FAIRFIELD — Already having received support from the neighbors, a 58-unit condo development for a former lumber yard has now won approval from the Town Plan and Zoning Commission.

One P&Z member, however, was vociferous in his opposition to the the proposal from Scinto Thorpe, LLC, to develop 5.5 acres at the end of Thorpe Street, once the home to Fairfield Lumber, and more recently, McClinch Equipment.

“You can say ‘No,’” Commissioner Jim Kennelly urged his colleagues at the May 23 meeting.

The application from Scinto called for a special permit and a zoning amendment that dropped the requirement the development be on a major road.

The commission voted 6 to 1 on the special permit, and 5 to 2 on the amendment and zone change. Kennelly was the sole “no” vote on the special permit, and was joined by Commissioner Seth Baratz on the amendment and zone change.

A fire hit the property in 2015, and Kennelly said it was wrong of the property owner to leave the burned-out building on the site and for the town to have allowed that. Instead, he said, the town should have insisted the building be demolished, rather than rewarding Scinto with “a cash-out for leaving it there” by approving the condo application.

“It’s a gorgeous marsh,” Kennelly said, adding that simply removing the burned building would improve the site and not make neighbors and the commission feel something needed to be approved for the property.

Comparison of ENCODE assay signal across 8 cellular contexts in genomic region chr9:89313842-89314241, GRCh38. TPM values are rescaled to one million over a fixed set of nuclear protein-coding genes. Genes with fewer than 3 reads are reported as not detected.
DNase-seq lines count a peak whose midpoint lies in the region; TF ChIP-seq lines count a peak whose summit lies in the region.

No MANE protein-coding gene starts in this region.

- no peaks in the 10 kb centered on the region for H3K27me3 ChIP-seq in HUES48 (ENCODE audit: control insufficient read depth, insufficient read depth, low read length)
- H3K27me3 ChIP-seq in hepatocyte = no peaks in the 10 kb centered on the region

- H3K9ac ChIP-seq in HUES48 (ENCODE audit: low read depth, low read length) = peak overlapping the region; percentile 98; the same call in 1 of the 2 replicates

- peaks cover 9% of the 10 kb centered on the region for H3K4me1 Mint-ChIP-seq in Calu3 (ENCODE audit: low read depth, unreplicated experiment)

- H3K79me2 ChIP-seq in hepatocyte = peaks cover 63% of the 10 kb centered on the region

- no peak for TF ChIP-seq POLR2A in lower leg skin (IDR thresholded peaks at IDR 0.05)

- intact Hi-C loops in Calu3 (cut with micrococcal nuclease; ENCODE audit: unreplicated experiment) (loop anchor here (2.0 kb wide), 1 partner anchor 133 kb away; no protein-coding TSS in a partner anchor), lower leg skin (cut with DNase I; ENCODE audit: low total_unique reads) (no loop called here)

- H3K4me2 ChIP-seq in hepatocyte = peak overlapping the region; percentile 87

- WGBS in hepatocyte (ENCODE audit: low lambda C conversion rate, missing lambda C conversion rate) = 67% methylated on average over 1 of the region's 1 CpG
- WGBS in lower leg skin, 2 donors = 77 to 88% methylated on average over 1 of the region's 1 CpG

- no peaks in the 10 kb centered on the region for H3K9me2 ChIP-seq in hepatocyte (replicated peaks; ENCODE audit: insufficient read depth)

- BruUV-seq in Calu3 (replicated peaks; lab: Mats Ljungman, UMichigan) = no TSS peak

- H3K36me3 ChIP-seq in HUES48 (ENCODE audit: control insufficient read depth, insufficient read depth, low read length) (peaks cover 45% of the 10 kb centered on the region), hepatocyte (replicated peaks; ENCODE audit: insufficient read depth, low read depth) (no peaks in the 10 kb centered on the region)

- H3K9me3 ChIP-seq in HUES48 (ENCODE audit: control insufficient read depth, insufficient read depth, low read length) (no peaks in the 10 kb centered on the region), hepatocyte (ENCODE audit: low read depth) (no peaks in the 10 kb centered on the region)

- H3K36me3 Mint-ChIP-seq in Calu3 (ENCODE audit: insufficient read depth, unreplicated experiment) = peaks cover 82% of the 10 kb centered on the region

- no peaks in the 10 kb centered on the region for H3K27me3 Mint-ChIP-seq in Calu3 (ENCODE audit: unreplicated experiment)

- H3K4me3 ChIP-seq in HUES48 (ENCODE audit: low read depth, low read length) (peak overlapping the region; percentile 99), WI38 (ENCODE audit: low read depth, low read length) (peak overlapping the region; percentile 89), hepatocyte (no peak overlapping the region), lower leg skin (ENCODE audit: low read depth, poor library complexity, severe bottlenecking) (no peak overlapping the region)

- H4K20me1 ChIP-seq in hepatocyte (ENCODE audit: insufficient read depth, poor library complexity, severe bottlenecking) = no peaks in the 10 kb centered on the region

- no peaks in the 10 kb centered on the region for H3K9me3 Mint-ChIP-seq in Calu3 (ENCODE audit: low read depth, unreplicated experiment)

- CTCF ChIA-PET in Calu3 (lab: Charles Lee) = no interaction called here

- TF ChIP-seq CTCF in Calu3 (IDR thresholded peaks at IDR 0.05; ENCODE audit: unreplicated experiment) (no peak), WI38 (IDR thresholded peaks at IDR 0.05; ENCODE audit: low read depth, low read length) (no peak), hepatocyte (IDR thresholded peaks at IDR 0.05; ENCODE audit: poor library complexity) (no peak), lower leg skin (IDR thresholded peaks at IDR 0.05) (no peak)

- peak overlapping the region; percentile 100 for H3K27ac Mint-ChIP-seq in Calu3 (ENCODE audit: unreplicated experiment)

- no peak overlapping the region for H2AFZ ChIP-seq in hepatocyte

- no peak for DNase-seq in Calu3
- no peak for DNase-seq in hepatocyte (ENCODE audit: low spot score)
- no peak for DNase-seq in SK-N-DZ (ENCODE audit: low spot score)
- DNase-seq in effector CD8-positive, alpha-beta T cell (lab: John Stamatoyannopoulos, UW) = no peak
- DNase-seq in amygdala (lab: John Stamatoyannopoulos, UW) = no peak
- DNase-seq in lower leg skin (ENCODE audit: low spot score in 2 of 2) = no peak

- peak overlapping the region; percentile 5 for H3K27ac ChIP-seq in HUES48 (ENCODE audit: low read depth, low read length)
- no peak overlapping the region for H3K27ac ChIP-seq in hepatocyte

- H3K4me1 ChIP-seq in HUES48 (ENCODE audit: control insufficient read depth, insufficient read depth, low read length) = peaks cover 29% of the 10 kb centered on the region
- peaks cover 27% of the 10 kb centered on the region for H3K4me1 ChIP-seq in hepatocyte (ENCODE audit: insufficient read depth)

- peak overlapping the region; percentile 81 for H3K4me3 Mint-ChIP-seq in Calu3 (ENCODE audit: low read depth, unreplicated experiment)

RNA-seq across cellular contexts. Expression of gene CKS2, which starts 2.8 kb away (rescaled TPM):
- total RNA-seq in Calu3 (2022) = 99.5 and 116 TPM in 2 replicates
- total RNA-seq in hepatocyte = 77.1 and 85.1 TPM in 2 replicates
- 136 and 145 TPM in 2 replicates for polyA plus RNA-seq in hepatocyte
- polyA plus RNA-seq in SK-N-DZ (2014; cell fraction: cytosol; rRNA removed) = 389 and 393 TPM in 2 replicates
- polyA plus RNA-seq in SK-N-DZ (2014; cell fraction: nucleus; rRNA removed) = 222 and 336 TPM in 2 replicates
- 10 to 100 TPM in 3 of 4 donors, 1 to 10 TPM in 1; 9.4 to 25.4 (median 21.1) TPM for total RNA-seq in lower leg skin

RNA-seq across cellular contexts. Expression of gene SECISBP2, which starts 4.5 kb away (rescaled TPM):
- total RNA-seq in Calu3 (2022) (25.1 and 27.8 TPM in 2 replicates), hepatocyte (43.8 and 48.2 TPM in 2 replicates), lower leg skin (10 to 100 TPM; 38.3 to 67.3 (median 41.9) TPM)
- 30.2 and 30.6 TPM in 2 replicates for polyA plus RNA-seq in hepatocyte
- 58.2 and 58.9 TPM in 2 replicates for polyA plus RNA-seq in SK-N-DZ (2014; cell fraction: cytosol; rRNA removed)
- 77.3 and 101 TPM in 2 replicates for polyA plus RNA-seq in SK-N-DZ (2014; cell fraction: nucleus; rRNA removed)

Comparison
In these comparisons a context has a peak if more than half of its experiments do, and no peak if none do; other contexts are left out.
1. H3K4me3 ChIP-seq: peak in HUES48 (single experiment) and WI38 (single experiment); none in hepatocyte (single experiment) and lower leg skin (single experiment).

“I think its impact on the neighborhood is disastrous,” Kennelly said. “It really seems as though the burned-out hulk should be cleared and the cars removed and we can say ‘no’ to this developer.”

But Vice Chairman Gerry Alessi said he thought the proposal was a “change for the positive.”

The project, he explained, includes a “substantial” reduction in impervious surfaces, public access from Thorpe Street to the marsh, and upgrades to the sewer trunk line.

Six of the 58 units would be set aside as affordable — although the application was not made under the 8-30(g) statute on affordable housing — and there would be additional vehicular access to the property from Granville Street. The developer will also remediate asphalt encroachment onto town property by previous owners.

“We need to think long and hard about this parcel and what we can do,” Chairman Matthew Wagner said. “Nobody is going to touch this with a 10-foot pole because we won’t make a change. If the developer can’t do something with his property, it’s going to sit there for decades.”

greilly@ctpost.com; @GreillyPost